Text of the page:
Video game journalist Damiano Gerli has on his personal page several interesting reports on specific elements of video game history and one of his specialties is finding interesting stories about the industry in his native country, Italy, both in terms of marketing and development. He recently published a full brief on a short-lived study titled Light Shock Software, which although it only existed for three years from 93-96, managed to leave a notorious imprint in the vast catalog of Commodore Amiga thanks to its fighting game Fightin ‘Spirit.
Making fighting games on the 16-bit machine was no easy task. External and internal memory has always been a limiting factor in bringing the arcade experience home, and the computer’s impressive AV capabilities haven’t been enough to make up for it. Fighting games also required constant disc changes by quickly changing backgrounds and characters. (five discs occupied the game which occupies us, for example). In the worst case, the aberrations appeared as the first conversion of Street Fighter II, very impressive on static screens but turning into a nightmare when we saw it in motion; at the best of times, we’ve seen games like Super Street Fighter II, more proficient but inferior to what’s coming out on consoles at the same time. This general difficulty and the perception that it was not a genre in high demand on computers meant that there weren’t as many exhibitors on Amiga as on contemporary consoles, but Fightin ‘Spirit was a notable exception.
Light Shock Software was formed by chance, a group of friends with a common passion who stayed home over the weekend to program and demonstrate what pasta they were made of to the point of deciding to become a business and drop out. the phone to see who I wanted their services. Of the four founders only one had professional experience and two of them could not even participate officially because they were not of the minimum age to work. After settling in with some testing, coordination and liaison work with the houses, they contacted several Italian teams, one being a group from Palermo called Dynamic Style, which were two other boys barely 18 who were working on a game for Amiga clearly influenced by SNK, in particular Final Fight. The graphic work they had done was impressive, but there wasn’t a lot of play behind it, so the two teams joined forces to shape it, changing the original name from Perpetual Craze to Fightin ‘Spirit in the process, more “salable”.
When we tear it up, it floods us its presentation with power and 90’s spirit thanks to his rock song (with matching lyrics) in which a tiger and a dragon come face to face. Up to ten wrestlers with animal spirits compete in a tournament hosted by international criminal Jenshi, each driven by their own motivations (presented in personalized intros for each). Once the action begins, we are faced with a game with great sprites, beautifully recreated backgrounds with background animations, colorful special attacks in which the inner power of each character is manifested and catchy melodies. which complete the action, you accompany with its effects that they themselves had recorded in the basement of a house.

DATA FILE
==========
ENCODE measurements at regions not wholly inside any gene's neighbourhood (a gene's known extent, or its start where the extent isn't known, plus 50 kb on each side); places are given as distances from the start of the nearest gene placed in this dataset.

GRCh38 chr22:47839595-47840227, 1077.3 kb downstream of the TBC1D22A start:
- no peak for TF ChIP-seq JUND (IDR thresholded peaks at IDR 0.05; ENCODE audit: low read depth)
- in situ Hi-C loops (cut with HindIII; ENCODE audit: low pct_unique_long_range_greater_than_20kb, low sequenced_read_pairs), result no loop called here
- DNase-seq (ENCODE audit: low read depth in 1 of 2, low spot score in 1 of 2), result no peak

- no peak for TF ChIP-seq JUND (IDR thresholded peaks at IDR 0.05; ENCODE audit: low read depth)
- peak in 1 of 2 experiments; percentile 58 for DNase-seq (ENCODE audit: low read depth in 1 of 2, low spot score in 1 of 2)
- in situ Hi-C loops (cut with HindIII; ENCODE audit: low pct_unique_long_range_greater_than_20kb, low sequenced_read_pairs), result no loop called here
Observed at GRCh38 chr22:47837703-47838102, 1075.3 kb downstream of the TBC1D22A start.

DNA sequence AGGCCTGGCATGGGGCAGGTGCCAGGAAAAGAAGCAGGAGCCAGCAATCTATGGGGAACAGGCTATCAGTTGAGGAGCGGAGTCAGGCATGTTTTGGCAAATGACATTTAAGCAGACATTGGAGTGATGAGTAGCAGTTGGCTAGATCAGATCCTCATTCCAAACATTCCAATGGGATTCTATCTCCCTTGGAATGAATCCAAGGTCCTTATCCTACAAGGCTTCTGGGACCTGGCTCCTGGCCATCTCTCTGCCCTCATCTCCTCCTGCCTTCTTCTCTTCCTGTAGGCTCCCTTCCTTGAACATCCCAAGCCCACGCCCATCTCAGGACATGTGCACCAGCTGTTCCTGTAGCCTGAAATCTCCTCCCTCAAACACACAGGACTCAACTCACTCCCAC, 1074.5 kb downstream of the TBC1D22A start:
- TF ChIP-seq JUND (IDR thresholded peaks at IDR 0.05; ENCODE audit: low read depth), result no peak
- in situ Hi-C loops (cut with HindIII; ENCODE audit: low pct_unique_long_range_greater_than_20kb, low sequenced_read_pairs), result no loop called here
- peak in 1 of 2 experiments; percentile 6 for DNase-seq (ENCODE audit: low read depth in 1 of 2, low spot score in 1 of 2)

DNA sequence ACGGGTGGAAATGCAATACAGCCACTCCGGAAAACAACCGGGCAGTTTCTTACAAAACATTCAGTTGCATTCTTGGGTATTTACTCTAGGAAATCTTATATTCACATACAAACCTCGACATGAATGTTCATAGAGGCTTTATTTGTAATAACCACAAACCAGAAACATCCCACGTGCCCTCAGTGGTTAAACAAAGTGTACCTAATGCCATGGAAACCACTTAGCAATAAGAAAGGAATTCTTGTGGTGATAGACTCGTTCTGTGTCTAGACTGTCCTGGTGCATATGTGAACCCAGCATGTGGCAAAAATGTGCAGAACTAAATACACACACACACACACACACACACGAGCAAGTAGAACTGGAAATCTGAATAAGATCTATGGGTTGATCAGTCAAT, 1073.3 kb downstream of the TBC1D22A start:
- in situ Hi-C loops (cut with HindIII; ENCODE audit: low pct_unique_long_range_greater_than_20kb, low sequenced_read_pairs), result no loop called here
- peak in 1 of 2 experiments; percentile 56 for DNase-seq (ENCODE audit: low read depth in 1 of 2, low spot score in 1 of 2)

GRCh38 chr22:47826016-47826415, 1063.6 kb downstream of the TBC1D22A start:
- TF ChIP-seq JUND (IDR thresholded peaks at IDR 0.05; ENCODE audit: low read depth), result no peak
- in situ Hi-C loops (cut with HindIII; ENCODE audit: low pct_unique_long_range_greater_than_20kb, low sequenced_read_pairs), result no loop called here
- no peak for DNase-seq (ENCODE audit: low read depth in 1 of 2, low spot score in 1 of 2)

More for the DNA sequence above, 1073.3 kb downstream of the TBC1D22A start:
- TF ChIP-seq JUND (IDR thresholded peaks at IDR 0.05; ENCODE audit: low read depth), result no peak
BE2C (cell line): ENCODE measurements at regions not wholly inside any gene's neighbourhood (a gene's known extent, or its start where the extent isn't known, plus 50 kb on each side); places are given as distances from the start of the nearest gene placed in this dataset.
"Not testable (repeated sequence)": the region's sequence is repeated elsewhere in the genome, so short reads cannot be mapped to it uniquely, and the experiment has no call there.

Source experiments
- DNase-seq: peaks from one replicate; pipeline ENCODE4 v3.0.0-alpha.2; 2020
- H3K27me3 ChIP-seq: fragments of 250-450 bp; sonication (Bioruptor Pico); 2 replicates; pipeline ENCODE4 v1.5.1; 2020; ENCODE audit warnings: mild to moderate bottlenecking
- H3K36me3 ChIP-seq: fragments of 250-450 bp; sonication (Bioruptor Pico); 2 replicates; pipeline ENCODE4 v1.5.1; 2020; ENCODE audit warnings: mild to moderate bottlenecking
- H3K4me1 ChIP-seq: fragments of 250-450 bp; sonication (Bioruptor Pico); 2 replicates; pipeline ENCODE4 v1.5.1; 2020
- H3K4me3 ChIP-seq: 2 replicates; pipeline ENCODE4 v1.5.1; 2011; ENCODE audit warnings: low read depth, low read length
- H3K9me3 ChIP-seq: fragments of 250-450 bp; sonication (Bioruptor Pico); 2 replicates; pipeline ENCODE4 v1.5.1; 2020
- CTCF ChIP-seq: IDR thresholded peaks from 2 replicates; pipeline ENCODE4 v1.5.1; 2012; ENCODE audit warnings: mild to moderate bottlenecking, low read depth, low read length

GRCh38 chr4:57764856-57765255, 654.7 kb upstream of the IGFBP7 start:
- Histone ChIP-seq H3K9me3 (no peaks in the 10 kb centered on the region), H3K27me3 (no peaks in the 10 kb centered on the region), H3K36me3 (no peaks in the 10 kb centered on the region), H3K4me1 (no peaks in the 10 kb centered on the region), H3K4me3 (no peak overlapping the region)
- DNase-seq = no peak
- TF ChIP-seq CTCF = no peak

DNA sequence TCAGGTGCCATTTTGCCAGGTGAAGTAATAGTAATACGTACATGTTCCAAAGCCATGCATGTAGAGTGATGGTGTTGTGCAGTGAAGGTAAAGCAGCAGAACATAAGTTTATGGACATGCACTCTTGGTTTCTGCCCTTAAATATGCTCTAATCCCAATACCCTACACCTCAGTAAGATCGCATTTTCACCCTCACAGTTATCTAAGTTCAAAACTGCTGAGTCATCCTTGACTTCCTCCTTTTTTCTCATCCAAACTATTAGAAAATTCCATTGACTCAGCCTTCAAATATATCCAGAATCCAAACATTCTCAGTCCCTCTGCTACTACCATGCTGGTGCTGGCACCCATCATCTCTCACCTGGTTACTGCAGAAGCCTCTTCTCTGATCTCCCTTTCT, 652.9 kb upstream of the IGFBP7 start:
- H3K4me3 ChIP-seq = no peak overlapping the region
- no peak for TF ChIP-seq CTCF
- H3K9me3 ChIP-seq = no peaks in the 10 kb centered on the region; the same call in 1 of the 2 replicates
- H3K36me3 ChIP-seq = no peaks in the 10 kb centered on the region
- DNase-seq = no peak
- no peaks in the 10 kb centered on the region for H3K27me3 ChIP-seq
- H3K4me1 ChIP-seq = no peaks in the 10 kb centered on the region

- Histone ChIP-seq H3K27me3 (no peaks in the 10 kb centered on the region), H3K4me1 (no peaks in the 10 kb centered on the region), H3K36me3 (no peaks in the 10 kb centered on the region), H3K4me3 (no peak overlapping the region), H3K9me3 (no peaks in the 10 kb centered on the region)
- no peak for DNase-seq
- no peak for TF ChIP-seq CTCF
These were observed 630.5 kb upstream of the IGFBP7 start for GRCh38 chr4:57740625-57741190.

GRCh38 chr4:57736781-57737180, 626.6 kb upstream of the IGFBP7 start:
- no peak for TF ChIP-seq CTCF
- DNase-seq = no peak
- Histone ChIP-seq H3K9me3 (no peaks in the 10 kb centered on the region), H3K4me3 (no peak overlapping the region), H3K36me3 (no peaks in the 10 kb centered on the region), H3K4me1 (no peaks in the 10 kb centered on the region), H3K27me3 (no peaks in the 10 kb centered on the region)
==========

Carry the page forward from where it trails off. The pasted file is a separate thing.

The range of movement and the quality of the animations are of course not at the level of the major leagues, and at the level of the combat mechanics, more solid alternatives could be sought within the system like the Italian Shadow Fighters. Corn the set is awesome, a technical and artistic cap in the genre on the 16-bit computer, arguably the closest to the legendary Commodore machine ever to come to a Neo Geo, which says a lot. And it was done by a group of teenagers without much experience in the industry and without any financial support from their production company, the Austrian Neo. It’s even more impressive how there was a version in the original computer chipset with 1MB of memory, at a lower framerate and with less detail than the higher versions for AGA or CD 32 of course, but this It was still something spectacular.
Unfortunately, as the report explains, in 1996 the Amiga market was fatally injured and many companies attempted to make the leap to consoles or are dying trying. The production company requested a version for the pop-up compatible with MS-DOS, but for the study the version in Commodore was inalienable And that’s what they focused on before considering anything else. Despite good reviews and some accolades, their sales were non-existent, to which must be added some suspicion that the label they had signed with was already experiencing serious problems which added difficulty in reaching active communities and the user base. I still had the system.
At any rate, the Italian study did not produce a lyre of such impressive technical prowess, only to recoup some of the investment they had made in purchasing equipment to develop the CD version. The contract with Neo did not provide for any advance or charge for the work done, everything was entrusted to the sale of the game, so they did not get any financial compensation, nor for the other game signed with this seal, a motorcycle title called Black Viper performed by another team. Light Shock still made it possible to launch a third game in collaboration with another team from its country, Pray for Death, which was trying to follow in the wake of Killer Instinct but for PC, even if that’s another story. After an unsuccessful attempt to jump to Playstation, the team disbanded amid discussions due to lack of income and poor terms of signed contracts. But what remains is the legacy and passion of some adolescents who, based on naivety, passion and not knowing what they couldn’t do, built a game like Fightin ‘Spirit, raising the bar on what their favorite machine could do and leaving a memory that has survived among the communities that keep the world alive. immortal inheritance of the Friend.
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